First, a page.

On the impossibility of pleasing everybody
Explain the phrases, “children”; “market -place”; “piped unto you”; “mourned unto you.” Learn--
I. THE GOSPEL IS SENT ONLY TO SINNERS.
II. IT IS RIGHT TO USE VARIOUS MEANS TO BRING MEN UNDER THE POWER OF THE GOSPEL. Look at the difference between the ministry of Jesus and that of John.
III. IN THE USE OF THESE MEANS IT WILL BE IMPOSSIBLE TO PLEASE EVERYBODY, John was a recluse, and they said he had a devil. Jesus came eating and drinking, and they said, “Behold a gluttonous man,” &c.
IV. ALL TRUE PREACHERS OF THE GOSPEL MAY EXPECT OPPOSITION.
V. NEVERTHELESS, WE MUST NOT CEASE DECLARING THE TRUTH. (A. F,Barfield.)
This little picture of children’s plays, which Jesus gives us, is an illustration of the illogical objections made against the truth, and shows us many things.
1. It shows us how uniform are the tendencies of human nature in all ages and times. Jesus, passing through the market of Nazareth, or Cana, saw the children playing their games, just as children play them now. The little Syrian boys and girls belonging to the great Semitic race, living eighteen hundred years ago, amid Asiatic customs and scenery, were just such little children as you and I saw playing on the common yesterday. They played games, imitating the customs of grown people; just as little children now play soldiers, play horse and driver, so they then played weddings and funerals.
2. It shows us Christ’s habit of taking illustrations from everyday life. In His teachings there is nothing conventional, nothing formal. No fact in God’s world is to Him common or unclean.
3. It also shows how much easier it is for good men, though differing in ideas, tastes, and methods, to agree in a mutual respect and sympathy, than for self-willed men to form any permanent union. No two were more unlike than Jesus and John; but they had a common aim. It was to do God’s will; to make the world better. So they had a mutual respect for each other. There was a real union between them. John made the turning-point from the law to the gospel; his was the transition period, within sight of the gospel, yet with the terror of the law behind it. Such a transition period has continued in the Church down to our time. Perhaps the majority of Christians are now living, not under the dominion of law, nor yet in the kingdom of heaven, but in the dispensation of John the Baptist. But halfway convictions are not very satisfactory, and the remedy for this evil is to put both the law and the gospel in their right place. We cannot dispense with either, but we wish to distinguish between their sphere and their work. (James Freeman Clarke.)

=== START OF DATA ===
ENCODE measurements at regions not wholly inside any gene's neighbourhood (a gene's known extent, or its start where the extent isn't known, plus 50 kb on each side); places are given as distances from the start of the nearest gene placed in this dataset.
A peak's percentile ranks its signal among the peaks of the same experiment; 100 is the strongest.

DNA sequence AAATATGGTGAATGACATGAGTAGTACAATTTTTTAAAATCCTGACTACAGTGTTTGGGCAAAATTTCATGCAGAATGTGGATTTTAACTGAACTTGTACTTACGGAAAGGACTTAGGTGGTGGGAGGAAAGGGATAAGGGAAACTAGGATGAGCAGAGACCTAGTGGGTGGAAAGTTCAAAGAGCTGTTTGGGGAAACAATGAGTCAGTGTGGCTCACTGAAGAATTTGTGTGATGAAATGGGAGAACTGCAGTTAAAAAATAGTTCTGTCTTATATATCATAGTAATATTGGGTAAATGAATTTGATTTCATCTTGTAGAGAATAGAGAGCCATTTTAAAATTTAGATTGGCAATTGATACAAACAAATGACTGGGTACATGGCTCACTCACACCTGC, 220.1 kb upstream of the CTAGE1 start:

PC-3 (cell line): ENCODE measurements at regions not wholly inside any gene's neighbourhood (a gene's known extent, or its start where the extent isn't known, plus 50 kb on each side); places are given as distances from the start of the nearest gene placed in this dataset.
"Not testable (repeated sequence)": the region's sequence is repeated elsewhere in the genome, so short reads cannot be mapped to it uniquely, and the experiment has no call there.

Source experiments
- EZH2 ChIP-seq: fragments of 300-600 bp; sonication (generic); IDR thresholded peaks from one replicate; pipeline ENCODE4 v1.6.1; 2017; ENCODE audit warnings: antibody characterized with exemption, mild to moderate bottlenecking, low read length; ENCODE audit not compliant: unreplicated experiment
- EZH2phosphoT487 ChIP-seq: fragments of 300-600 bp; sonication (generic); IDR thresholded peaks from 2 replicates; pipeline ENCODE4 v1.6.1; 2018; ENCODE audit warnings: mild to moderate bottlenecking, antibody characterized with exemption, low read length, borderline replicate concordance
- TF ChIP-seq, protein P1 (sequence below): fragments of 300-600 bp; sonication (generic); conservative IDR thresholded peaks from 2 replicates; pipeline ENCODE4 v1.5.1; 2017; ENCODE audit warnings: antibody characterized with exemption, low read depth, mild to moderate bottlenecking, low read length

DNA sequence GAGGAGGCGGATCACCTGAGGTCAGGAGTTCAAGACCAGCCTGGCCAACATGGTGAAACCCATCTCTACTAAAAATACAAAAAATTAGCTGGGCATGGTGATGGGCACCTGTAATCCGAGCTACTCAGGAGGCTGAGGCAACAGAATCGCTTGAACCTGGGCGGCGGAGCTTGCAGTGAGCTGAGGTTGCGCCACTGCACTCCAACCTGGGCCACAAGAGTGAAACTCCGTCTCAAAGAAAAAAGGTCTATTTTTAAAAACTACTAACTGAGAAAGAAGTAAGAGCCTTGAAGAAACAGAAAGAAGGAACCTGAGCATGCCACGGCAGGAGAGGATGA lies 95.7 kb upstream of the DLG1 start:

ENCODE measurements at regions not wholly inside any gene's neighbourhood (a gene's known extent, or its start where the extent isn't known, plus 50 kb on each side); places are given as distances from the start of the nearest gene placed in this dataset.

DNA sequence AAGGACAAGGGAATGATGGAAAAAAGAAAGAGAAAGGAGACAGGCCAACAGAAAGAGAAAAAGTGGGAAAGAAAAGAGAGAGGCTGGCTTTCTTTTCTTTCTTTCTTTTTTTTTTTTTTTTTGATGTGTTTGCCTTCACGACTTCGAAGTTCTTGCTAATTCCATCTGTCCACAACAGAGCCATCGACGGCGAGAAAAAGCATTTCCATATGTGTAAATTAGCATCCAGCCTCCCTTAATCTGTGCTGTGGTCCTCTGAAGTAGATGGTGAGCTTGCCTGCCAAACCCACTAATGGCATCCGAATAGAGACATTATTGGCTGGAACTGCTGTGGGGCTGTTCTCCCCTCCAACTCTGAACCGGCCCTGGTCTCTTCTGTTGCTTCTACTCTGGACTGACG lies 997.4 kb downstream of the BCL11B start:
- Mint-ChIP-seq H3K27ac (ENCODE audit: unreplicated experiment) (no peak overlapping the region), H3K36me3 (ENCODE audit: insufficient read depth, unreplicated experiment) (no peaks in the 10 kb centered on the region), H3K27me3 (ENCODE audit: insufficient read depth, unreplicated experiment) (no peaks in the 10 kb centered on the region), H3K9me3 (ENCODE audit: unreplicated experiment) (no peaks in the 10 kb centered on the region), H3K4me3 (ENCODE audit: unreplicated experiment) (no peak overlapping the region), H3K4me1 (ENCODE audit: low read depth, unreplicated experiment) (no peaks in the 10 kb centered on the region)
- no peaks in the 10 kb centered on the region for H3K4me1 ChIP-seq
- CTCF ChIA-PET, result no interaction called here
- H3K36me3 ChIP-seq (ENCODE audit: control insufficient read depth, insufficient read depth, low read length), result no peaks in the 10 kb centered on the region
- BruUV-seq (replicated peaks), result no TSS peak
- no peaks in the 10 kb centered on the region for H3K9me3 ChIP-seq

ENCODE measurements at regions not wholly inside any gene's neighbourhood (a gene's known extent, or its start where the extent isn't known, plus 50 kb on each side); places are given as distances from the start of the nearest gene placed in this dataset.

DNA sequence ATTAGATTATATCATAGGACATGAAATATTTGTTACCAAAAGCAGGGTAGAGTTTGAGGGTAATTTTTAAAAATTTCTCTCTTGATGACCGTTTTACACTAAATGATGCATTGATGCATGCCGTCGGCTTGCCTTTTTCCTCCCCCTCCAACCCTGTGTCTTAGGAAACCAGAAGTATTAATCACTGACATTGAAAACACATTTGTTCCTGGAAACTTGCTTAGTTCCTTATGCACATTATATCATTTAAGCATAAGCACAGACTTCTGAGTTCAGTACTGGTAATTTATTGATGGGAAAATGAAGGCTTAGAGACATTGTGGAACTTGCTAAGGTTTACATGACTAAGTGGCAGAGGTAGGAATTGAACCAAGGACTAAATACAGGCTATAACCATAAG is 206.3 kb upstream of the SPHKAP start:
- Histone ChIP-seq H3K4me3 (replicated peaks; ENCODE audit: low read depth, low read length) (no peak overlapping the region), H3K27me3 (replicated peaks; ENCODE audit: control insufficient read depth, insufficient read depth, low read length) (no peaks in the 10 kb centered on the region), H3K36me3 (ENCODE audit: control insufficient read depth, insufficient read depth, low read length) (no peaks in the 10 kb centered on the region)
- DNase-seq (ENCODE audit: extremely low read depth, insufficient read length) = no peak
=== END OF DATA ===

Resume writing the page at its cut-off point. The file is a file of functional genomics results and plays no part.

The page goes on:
Fickleness and folly in dealing with religion and its professors and teachers
I. THE CONTRARIETY BETWEEN THE CONDUCT OF CHRIST AND THAT OF JOHN, AS DESCRIBED IN THE TEXT, WAS RENDERED NECESSARY BY THE DIFFERING STANDPOINTS AND MISSIONS OF EACH. These descriptions--“neither eating bread nor drinking wine,” and “eating and drinking”--are particular features, put for general character and conduct. John’s abstemiousness and austerity befitted him as the last prophet of the Old Dispensation. Christ had come to establish a new order of things, to substitute for the bondage of the law the liberty of the gospel, to insist on inward purity as of in finitely greater importance than outward observance. Specifically his eating and drinking meant--
1. His oneness with humanity.
2. The sacredness of common life and occupations.
3. That the natural appetites are to be reasonably and legitimately satisfied, not trampled upon.
4. That religion has its social side.
5. That it is possible to be in the world while not of it.
II. THE PEOPLE, WITH THEIR LEADERS, NOT RECOGNIZING THAT THIS DIVERGENCE WAS FITTING AND NECESSARY, MISJUDGED BOTH CHRIST AND JOHN. The really austere life of John was a reproach to the pretended austerity of the Pharisees, whilst the immaculate purity of Him who could yet suffer His feet to be washed by the tears of the woman who was a sinner rebuked alike their uncharitableness and their hypocrisy. Hence, not being willing to repent at the call of John, or to humble themselves at the command of Christ, they must, to be consistent in their hypocrisy, condemn alike Christ and John-pronounce them to be either immoral in life, or endued with power from below. But the point in which they most pointedly warn us not to copy their example is here--that they formed their judgments upon grounds so insufficient. Learn the danger of hasty judgments--
1. As regards the person judged.
2. Others, who might be benefited by him.
3. Ourselves. Prejudices hide the truth.